Historical OPC alarms and events

Understanding and searching alarms and events logs and turning them into valuable data stores can be difficult, but is instrumental in optimizing plant performance.

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By Jeff Gould, AlarmManagement Insider Contributor

NUMEROUS COMPANIES are realizing the value of collecting and storing OPC A&E data. Most likely every plant, at one point or another, has reviewed operations to understand what happened in a given situation. There are numerous reasons for seeking a thorough understanding of an event that already occurred – safety, environmental upsets, regulatory compliance, lost production, quality deviation or equipment damage, to name a few. The economic loss and the safety implications are enough justification to be proactive in preventing these issues from occurring again in the future. Many facilities rely on alarm printers, event logs or other forms of data recorders for information to do these reviews. The problem is that understanding and searching these logs is difficult, if they are even available when they are needed.

OPC A&E archivers are transforming simple alarm and event logs into valuable data stores. An OPC A&E Archive is different than an OPC DA historian in that it provides a chronological record of information, allowing quick diagnosis of what led up to a specific event, what the cause was, and how was it handled by operational staff. Most process historians store data by tag, whereas alarms and events are stored based on time. Historically many controls people would crowd around trends and printed event logs trying to piece together what just happened. OPC A&E is instrumental in better handling all of these problems.

OPC A&E eliminates the connectivity barriers, enabling universal collection of alarms and events from different devices, and providing a sequential log of what happens in a plant. By storing this data in a relational database, a sequence of events may be reviewed to help answer some of these key questions:

  • Why trips occur?
  • How did we react?
  • What can be done to prevent down time in the future?
OPC A&E, PCs, and databases have proven to be much more reliable than printers that run out of paper when needed most, and archaic event logs that roll over after a certain number of events. In both cases, the events that led up to a situation are often lost forever.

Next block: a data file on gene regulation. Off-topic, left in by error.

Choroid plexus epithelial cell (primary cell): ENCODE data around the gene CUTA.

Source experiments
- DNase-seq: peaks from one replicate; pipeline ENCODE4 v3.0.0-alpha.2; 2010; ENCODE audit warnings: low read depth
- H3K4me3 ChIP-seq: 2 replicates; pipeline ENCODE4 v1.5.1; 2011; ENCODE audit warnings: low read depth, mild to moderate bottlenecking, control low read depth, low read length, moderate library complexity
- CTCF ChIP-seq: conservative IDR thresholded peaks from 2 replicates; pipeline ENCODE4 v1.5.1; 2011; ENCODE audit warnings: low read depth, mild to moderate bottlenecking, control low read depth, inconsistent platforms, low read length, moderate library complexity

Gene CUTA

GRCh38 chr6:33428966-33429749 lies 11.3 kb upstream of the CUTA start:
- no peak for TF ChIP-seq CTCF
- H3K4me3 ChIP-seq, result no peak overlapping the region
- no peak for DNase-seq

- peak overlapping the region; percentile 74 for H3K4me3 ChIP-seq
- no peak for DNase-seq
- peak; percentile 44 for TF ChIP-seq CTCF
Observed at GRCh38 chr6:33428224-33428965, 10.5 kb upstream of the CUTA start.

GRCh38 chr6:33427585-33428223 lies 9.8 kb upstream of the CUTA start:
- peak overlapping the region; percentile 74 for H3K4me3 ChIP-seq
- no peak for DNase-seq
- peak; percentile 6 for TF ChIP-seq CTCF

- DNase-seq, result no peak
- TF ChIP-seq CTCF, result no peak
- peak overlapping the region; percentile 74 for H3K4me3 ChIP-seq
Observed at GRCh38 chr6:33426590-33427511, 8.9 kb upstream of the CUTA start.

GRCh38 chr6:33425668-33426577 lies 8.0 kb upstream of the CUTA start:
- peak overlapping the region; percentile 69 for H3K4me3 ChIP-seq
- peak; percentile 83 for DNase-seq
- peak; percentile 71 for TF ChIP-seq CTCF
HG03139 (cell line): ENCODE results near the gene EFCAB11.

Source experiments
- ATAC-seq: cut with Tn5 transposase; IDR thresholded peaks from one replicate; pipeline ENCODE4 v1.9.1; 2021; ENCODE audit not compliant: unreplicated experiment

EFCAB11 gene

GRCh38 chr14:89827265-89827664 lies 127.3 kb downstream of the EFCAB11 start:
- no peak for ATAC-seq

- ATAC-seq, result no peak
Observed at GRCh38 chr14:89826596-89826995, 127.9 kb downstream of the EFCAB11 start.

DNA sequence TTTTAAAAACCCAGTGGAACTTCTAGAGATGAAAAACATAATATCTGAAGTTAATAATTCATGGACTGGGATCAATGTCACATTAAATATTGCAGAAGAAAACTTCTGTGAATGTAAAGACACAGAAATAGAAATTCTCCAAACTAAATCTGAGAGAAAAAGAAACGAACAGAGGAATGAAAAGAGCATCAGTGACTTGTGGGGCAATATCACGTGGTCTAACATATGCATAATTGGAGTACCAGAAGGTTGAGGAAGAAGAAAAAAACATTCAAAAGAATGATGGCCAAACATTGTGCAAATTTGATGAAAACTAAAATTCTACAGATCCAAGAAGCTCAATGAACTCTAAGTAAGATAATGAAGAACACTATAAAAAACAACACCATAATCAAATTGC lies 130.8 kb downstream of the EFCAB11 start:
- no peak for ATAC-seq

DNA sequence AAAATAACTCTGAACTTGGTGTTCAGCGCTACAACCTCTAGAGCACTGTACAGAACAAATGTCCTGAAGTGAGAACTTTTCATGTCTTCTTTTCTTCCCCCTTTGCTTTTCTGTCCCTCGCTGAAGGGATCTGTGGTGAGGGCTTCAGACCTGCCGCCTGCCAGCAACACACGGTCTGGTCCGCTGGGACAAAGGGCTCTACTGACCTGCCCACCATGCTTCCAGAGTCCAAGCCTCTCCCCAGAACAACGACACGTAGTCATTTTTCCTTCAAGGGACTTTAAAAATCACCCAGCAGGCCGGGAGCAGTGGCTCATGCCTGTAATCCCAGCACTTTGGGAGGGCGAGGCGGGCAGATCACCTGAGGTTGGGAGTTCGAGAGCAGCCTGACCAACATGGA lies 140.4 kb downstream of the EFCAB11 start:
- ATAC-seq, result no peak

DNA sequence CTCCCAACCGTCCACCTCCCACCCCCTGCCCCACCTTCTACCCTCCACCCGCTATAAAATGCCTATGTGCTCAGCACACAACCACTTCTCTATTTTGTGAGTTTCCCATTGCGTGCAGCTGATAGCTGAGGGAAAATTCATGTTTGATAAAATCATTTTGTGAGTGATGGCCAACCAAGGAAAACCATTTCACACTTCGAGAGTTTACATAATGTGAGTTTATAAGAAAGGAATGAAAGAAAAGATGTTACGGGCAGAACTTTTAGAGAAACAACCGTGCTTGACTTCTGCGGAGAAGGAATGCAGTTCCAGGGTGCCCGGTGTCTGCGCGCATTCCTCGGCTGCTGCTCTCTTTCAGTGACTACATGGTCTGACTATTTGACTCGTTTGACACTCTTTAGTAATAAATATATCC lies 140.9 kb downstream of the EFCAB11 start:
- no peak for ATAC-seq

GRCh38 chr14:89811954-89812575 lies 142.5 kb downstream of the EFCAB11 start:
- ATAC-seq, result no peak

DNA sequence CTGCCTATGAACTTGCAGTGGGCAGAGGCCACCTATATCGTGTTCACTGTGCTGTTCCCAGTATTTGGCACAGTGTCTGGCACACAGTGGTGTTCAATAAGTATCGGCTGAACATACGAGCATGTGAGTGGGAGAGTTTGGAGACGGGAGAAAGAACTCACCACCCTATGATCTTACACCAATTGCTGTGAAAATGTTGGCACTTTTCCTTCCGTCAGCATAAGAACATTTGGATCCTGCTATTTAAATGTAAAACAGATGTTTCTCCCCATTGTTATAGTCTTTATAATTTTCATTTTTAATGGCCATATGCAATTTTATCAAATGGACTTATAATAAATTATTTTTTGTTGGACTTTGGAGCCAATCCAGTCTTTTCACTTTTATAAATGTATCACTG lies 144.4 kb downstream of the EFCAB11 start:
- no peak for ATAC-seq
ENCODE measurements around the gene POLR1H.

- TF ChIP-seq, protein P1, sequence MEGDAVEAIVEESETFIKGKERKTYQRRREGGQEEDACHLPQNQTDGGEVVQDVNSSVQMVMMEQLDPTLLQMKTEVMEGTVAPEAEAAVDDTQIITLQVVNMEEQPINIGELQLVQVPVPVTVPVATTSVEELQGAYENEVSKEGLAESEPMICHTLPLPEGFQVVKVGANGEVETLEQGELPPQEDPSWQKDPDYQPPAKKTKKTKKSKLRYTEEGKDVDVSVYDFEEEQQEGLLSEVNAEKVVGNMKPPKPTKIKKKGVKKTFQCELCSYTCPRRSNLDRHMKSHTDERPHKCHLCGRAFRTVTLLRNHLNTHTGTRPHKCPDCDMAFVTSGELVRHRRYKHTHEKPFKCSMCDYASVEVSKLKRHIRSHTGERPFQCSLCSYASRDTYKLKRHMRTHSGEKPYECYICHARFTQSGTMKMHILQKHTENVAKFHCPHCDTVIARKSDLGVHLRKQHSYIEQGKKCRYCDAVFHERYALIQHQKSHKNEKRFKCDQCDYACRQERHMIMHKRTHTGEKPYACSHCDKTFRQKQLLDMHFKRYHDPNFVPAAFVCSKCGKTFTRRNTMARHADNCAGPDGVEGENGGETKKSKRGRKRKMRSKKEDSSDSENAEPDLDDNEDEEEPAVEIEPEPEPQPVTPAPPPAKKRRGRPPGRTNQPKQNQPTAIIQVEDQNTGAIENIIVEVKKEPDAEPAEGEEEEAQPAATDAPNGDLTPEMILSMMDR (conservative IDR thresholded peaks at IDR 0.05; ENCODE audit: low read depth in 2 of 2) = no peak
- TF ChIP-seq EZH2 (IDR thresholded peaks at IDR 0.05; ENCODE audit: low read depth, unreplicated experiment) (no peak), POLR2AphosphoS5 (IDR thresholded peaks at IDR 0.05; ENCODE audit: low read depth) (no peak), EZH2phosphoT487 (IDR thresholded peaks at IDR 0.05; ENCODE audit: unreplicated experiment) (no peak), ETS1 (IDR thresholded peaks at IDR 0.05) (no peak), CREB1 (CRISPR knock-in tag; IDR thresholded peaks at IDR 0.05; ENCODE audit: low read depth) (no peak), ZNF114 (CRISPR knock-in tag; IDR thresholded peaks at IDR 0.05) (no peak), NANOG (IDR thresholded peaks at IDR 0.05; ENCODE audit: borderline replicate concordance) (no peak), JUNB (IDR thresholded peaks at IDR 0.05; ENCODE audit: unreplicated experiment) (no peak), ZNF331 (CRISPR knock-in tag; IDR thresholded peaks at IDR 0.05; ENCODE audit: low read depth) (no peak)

Storage of this information in a common database also elevates the visibility and access to alarms and events beyond the control room. Besides just showing a raw log of alarms and events, analysis of this information is resulting in a whole new dimension of applications being developed. Alarm counts and frequencies are proving useful in better managing alarms and providing risk management KPIs to management; event timings and correlations with process equipment are identifying valve timing issues and operator actions that are indicative of process-related problems.

Finally, one of the most valuable features of OPC A&E is the ability to categorize data based on where it comes from, or in OPC A&E terminology, the “source” of the event. Many sites generate numerous alarms and events. Storage based on where the event occurred is essential to quickly sifting through the information.

Matrikon’s OPC A&E Archiver is one application that stores alarms and events, provides statistical analysis on the data, and even integrates a view of process trends with alarm and event data to provide a complete picture of your operations.

Just as OPC DA process historians have proven to be invaluable, OPC A&E archivers are quickly being realized as necessary operating assets.


 About the Author
Jeff Gould is the ProcessGuard Product Manager responsible for overseeing the development, marketing, and sales of Matrikon’s Alarm Management product line. He is a computer engineering technologist and his background includes several years of software development management and sales and marketing of software solutions for the process control industry.
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